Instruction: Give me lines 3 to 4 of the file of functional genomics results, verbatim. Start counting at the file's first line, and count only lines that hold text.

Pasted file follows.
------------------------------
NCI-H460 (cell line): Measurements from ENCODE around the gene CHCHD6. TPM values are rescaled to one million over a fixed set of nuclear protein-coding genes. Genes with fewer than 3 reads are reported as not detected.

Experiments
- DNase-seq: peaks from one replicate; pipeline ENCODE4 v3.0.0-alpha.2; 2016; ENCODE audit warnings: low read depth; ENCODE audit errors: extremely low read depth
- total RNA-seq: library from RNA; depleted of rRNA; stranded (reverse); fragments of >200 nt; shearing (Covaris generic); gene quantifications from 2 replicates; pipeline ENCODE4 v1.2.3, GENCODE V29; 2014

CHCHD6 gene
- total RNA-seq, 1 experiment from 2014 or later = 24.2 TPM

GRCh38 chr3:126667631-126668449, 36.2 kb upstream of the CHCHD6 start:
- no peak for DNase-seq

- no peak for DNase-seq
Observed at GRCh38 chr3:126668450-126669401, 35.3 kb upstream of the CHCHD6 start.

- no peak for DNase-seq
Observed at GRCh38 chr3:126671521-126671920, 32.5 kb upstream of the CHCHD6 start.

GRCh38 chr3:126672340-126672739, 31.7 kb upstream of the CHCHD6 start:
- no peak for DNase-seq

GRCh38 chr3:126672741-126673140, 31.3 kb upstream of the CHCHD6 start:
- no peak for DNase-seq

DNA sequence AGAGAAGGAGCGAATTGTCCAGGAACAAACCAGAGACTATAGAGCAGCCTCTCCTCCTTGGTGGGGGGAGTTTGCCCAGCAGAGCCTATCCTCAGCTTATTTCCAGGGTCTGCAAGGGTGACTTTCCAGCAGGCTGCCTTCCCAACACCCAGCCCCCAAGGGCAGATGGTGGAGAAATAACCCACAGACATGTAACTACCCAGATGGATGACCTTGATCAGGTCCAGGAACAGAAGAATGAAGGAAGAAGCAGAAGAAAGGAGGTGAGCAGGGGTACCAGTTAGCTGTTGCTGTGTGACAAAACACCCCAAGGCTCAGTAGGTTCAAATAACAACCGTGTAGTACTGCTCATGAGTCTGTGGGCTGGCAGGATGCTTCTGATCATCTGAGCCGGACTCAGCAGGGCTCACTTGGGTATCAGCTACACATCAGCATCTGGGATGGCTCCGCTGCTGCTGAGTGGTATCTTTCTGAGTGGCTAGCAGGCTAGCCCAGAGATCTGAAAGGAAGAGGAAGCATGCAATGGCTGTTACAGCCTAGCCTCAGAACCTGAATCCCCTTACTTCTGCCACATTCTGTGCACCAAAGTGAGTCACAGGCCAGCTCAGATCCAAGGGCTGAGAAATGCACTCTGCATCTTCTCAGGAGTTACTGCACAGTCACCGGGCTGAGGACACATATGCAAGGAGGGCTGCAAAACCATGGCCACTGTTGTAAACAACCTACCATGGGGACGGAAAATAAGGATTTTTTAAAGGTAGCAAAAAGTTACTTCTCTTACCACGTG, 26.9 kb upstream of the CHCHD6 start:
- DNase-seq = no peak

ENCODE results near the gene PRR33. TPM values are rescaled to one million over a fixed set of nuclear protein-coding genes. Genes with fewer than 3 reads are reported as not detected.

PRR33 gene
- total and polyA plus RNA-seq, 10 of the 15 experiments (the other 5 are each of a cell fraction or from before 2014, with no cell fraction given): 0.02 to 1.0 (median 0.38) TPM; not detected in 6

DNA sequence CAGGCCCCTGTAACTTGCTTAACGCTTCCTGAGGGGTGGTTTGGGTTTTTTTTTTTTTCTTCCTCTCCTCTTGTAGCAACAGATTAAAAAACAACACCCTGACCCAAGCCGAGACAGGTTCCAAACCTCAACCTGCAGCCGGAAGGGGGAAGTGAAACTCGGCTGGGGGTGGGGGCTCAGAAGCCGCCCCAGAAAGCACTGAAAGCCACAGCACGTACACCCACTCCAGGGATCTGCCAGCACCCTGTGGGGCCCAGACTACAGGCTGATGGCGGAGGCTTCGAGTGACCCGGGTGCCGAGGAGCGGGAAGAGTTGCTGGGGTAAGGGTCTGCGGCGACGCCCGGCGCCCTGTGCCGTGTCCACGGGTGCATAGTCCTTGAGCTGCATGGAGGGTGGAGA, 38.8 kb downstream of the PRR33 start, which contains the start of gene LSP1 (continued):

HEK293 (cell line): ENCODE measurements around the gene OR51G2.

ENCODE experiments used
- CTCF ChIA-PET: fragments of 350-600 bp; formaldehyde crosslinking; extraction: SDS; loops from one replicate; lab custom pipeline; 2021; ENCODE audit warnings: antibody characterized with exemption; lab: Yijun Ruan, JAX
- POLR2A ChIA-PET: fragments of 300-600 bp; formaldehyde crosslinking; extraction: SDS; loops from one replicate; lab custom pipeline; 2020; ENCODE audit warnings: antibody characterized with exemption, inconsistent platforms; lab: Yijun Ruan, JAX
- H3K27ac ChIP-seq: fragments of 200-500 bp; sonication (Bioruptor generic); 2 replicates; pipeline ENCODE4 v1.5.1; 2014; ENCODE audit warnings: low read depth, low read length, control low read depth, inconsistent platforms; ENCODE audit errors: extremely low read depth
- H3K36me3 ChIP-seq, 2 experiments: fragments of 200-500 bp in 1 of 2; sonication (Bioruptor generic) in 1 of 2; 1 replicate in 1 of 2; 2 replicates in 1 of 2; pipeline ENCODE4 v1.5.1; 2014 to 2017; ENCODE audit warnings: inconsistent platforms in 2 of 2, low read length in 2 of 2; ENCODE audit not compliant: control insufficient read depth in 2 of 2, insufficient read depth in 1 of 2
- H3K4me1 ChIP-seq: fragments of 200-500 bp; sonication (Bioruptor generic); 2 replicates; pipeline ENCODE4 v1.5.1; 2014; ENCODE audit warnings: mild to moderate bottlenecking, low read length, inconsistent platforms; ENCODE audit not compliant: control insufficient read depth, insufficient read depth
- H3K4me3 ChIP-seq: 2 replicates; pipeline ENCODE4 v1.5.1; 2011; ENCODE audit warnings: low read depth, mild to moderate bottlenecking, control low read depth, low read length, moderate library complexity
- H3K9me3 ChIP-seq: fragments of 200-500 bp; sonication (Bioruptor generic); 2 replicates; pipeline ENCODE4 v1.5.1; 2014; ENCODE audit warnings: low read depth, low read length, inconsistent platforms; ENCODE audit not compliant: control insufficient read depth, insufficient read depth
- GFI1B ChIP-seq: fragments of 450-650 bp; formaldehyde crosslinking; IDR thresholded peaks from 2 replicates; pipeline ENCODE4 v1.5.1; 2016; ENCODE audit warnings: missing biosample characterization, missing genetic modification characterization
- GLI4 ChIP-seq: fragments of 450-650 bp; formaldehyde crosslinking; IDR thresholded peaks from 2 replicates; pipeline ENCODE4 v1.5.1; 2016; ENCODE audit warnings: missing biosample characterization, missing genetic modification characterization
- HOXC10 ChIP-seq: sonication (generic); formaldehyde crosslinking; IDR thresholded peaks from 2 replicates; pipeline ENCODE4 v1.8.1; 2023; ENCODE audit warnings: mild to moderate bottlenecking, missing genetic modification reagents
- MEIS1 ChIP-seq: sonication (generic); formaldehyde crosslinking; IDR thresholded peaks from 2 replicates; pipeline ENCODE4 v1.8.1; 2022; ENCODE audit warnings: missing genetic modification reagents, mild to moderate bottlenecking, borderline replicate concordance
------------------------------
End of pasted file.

- DNase-seq: peaks from one replicate; pipeline ENCODE4 v3.0.0-alpha.2; 2016; ENCODE audit warnings: low read depth; ENCODE audit errors: extremely low read depth
- total RNA-seq: library from RNA; depleted of rRNA; stranded (reverse); fragments of >200 nt; shearing (Covaris generic); gene quantifications from 2 replicates; pipeline ENCODE4 v1.2.3, GENCODE V29; 2014